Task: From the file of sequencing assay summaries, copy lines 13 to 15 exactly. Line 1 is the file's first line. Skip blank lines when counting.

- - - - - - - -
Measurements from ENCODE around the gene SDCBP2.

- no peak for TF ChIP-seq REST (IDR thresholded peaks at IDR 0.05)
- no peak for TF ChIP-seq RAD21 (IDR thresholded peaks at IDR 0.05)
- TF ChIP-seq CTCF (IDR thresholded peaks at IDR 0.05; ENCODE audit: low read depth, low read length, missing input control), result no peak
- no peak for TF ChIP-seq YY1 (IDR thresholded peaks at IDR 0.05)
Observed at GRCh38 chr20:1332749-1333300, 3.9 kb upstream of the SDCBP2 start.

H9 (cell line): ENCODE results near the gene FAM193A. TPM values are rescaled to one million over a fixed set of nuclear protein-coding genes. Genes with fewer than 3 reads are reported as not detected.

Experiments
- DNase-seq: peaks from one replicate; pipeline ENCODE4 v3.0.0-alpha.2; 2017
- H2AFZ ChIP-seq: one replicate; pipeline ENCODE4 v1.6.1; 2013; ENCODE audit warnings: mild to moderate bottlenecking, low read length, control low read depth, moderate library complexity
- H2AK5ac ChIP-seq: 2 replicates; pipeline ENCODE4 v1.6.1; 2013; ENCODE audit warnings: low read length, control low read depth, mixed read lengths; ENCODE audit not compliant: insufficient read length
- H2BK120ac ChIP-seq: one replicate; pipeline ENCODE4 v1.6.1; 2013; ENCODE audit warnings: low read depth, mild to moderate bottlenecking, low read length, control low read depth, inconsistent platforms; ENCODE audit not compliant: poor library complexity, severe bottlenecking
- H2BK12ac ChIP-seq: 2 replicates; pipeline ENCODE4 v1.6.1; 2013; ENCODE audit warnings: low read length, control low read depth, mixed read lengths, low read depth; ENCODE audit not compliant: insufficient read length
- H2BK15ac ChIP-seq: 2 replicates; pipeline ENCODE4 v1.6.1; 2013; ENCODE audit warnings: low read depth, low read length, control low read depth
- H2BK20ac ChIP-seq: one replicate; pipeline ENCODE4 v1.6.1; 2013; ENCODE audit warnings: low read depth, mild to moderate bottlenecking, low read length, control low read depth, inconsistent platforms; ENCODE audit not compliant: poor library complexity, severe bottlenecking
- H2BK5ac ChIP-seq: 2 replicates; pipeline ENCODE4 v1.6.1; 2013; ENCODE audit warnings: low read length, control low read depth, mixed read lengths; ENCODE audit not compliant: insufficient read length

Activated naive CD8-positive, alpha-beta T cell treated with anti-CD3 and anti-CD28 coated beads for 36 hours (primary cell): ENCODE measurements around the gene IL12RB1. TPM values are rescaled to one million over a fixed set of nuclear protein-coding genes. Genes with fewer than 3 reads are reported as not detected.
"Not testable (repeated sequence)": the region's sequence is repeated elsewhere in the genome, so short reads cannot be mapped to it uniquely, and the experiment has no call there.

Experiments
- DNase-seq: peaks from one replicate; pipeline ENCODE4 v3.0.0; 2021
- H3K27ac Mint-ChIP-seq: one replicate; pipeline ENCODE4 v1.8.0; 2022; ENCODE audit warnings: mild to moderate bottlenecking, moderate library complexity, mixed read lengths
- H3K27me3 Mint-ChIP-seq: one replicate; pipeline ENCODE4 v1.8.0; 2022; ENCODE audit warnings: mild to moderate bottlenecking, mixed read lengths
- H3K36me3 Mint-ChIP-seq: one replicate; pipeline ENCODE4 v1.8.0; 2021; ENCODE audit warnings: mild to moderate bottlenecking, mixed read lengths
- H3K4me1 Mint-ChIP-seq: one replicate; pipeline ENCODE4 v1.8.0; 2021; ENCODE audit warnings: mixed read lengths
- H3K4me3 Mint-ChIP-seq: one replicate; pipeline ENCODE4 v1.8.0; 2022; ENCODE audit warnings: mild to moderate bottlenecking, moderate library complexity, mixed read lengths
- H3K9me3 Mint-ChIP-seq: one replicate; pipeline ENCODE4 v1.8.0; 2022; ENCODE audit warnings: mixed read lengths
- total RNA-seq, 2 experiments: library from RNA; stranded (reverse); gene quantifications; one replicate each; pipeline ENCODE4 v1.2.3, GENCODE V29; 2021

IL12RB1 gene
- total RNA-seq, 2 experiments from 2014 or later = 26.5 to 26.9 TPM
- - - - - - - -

- H2BK12ac ChIP-seq: 2 replicates; pipeline ENCODE4 v1.6.1; 2013; ENCODE audit warnings: low read length, control low read depth, mixed read lengths, low read depth; ENCODE audit not compliant: insufficient read length
- H2BK15ac ChIP-seq: 2 replicates; pipeline ENCODE4 v1.6.1; 2013; ENCODE audit warnings: low read depth, low read length, control low read depth
- H2BK20ac ChIP-seq: one replicate; pipeline ENCODE4 v1.6.1; 2013; ENCODE audit warnings: low read depth, mild to moderate bottlenecking, low read length, control low read depth, inconsistent platforms; ENCODE audit not compliant: poor library complexity, severe bottlenecking